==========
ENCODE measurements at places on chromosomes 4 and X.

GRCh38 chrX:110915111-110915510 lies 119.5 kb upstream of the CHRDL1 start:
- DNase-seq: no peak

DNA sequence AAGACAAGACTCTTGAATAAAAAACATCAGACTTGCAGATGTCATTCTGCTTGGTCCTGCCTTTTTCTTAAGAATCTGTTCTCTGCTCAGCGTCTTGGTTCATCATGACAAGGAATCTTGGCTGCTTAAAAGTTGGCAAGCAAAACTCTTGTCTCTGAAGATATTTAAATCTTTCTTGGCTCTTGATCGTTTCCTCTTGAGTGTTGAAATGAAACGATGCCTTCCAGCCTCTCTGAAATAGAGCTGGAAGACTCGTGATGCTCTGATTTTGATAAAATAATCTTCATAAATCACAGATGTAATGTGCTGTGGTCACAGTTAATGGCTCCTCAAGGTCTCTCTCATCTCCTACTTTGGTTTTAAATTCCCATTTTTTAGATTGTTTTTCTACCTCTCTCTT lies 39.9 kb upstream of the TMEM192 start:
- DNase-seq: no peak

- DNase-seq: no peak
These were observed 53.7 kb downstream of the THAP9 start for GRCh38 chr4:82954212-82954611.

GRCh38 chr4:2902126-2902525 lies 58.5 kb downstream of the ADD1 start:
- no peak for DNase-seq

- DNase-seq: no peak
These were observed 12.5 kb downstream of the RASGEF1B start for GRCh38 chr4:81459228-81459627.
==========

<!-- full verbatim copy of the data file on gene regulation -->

ENCODE measurements at places on chromosomes 4 and X.

GRCh38 chrX:110915111-110915510 lies 119.5 kb upstream of the CHRDL1 start:
- DNase-seq: no peak

DNA sequence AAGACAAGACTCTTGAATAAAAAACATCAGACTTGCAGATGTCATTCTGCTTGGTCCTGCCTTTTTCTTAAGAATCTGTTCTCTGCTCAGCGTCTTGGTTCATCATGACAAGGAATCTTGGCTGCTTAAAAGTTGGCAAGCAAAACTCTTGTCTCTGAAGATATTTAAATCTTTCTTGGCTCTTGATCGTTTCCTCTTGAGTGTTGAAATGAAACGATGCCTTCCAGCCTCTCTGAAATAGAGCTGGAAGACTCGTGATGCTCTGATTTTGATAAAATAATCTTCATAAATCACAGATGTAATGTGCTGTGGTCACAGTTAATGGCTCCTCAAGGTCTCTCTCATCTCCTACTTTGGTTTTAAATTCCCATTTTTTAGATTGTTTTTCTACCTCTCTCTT lies 39.9 kb upstream of the TMEM192 start:
- DNase-seq: no peak

- DNase-seq: no peak
These were observed 53.7 kb downstream of the THAP9 start for GRCh38 chr4:82954212-82954611.

GRCh38 chr4:2902126-2902525 lies 58.5 kb downstream of the ADD1 start:
- no peak for DNase-seq

- DNase-seq: no peak
These were observed 12.5 kb downstream of the RASGEF1B start for GRCh38 chr4:81459228-81459627.